markets

Bank of Montreal Planning Actively Managed Exchange-Traded Funds

Bank of Montreal Planning Actively Managed Exchange-Traded Funds

  • ETF head Kevin Gopaul says he’ll avoid thematic strategies
  • BMO is Canada’s second-largest ETF company with C$48.5 billion
Photographer: Ben Nelms/Bloomberg
Photographer: Ben Nelms/Bloomberg

Bank of Montreal plans to start offering actively managed ETFS but will avoid the exotic niches that some of its competitors offer.

“We are exploring actively managed ETF strategies right now as long as we can stay true to the values of the ETF: good liquidity, the right amount of transparency, the right pricing,” said Kevin Gopaul, head of quantitative strategies and exchange-traded funds at BMO Asset Management Inc., Canada’s second-largest ETF provider. An entry into the market could come this year or next, he said.

The number of active ETFs, which employ strategies beyond just tracking indexes, has jumped in Canada thanks to a regulatory quirk. Managers only have to provide quarterly updates of holdings compared with daily in the U.S., allowing them to keep their strategies close to their chest.

Active ETFs now make up 20 percent of Canada’s C$153 billion ($119 billion) ETF market versus just 2 percent in the U.S., according to data compiled by Daniel Straus, vice-president of ETFs and financial products research at National Bank of Canada.

BMO would likely be a major player if it enters the space. Its ETF business currently has C$48.5 billion in assets under management and 32 percent of the total Canadian market, second to BlackRock Inc.’s iShares.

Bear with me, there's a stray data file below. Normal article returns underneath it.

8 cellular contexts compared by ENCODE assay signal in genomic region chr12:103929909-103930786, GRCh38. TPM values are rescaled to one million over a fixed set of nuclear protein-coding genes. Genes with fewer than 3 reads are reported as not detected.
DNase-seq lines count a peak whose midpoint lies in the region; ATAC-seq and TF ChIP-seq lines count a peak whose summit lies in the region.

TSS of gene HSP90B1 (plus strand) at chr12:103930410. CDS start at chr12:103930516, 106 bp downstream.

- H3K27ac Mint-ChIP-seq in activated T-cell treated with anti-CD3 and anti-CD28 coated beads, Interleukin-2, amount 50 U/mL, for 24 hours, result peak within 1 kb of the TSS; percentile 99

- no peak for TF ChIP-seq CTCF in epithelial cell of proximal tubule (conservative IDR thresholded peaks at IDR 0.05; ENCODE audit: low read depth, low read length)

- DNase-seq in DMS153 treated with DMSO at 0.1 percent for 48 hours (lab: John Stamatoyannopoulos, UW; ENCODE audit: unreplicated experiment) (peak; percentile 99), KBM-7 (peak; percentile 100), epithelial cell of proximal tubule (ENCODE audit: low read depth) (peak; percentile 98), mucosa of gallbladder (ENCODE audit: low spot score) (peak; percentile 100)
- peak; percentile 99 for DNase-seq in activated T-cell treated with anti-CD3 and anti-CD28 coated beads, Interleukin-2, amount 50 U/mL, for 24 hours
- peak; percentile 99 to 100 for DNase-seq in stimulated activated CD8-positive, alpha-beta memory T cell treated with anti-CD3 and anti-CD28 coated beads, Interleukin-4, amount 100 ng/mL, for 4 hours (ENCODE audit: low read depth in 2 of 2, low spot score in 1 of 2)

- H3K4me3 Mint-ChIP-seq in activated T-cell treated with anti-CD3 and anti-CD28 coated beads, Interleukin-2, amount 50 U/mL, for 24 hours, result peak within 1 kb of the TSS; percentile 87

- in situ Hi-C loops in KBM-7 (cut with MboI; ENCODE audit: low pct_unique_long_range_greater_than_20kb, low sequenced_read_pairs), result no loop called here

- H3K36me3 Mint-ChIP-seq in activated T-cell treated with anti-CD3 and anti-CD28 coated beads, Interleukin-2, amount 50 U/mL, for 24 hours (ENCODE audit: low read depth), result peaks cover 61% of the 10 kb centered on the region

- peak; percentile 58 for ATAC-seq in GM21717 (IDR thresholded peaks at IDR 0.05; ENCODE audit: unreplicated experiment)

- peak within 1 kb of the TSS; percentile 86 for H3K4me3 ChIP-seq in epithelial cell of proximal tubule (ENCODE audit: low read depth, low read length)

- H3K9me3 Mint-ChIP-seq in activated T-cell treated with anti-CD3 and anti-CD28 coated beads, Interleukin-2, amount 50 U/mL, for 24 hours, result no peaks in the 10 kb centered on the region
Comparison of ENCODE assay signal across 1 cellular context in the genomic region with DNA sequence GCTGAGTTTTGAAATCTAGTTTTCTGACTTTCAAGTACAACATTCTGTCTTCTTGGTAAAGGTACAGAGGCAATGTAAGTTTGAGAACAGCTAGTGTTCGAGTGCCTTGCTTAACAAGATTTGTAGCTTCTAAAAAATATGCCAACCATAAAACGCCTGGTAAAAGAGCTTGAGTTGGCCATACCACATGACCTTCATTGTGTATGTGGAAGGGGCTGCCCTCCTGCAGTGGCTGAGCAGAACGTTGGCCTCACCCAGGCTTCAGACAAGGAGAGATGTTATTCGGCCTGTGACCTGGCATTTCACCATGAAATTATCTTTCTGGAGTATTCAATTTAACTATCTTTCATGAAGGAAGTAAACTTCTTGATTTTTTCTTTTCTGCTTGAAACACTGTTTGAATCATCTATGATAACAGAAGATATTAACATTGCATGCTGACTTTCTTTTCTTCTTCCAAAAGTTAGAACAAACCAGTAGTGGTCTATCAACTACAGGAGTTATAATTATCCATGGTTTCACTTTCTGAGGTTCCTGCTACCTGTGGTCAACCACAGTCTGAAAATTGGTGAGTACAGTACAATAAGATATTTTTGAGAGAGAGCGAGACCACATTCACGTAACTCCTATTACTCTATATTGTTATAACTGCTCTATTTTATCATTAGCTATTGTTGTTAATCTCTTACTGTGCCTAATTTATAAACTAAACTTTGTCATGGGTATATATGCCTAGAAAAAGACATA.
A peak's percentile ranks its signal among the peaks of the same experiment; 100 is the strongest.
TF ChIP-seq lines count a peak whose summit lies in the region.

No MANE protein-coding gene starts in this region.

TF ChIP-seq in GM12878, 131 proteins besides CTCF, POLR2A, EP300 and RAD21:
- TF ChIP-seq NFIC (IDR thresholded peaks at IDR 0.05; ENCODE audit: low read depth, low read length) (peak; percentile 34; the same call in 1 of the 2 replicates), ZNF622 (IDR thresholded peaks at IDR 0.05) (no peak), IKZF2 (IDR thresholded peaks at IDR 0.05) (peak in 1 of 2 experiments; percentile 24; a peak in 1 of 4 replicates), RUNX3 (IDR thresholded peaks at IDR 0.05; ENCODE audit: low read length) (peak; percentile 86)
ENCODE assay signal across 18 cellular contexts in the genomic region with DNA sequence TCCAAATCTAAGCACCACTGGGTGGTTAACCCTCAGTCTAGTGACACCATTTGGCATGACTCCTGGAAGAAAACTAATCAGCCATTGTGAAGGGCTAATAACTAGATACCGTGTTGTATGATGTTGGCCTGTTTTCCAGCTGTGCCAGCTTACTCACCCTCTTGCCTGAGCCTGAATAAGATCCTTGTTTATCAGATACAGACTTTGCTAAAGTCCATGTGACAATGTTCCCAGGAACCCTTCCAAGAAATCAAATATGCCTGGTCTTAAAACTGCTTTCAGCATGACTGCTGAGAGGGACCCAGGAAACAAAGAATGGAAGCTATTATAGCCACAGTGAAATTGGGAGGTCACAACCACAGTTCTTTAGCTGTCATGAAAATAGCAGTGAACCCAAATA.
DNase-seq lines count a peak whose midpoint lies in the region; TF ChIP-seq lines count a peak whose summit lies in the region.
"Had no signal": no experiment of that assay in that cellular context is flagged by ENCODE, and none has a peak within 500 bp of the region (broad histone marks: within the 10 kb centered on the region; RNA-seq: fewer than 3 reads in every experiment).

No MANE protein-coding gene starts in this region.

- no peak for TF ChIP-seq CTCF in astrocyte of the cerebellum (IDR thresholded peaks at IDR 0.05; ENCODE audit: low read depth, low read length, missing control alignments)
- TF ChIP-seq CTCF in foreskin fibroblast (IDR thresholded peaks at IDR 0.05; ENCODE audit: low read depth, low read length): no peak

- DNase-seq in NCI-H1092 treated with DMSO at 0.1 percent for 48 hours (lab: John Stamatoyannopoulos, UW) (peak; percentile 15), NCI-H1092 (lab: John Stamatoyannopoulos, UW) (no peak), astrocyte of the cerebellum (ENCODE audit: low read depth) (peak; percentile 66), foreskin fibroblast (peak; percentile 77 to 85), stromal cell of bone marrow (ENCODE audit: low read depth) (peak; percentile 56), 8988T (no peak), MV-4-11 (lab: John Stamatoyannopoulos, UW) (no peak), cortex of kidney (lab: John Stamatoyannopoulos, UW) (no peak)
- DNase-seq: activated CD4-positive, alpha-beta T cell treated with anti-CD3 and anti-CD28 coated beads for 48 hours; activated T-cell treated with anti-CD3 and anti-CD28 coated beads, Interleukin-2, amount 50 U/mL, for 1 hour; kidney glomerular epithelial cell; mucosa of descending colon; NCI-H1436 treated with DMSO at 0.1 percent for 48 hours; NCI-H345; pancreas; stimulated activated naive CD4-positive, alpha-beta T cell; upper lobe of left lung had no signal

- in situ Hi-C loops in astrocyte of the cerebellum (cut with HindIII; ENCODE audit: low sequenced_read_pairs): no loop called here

Humans Required

“Canada’s one of the few jurisdictions in the world where launching actively managed ETFs makes a lot of sense,” Gopaul said in an interview at BMO Asset Management’s Toronto office.

Gopaul said he’s not interested in pursuing some of the more niche themes that have emerged from actively managed funds. Recent additions include the Evolve Blockchain ETF and the Redwood Marijuana Opportunities Fund.

“If I look at business cycles, thematic investing starts to peak near the end of a bull market,” he said. “Everyone gets really comfortable investing and they want to find different ways to get more returns -- I don’t want to call it greed, but different ways to invest.”

Gopaul, who’s also head of the Canadian ETF Association, dismissed the use of artificial intelligence to run ETFs, another emerging theme in the market with funds like the Horizons Active A.I. Global Equity ETF.

“My comfort level is to have humans touching the money and trading the money,” Gopaul said. “They react faster to shifts in the marketplace and that’s where they make their money.”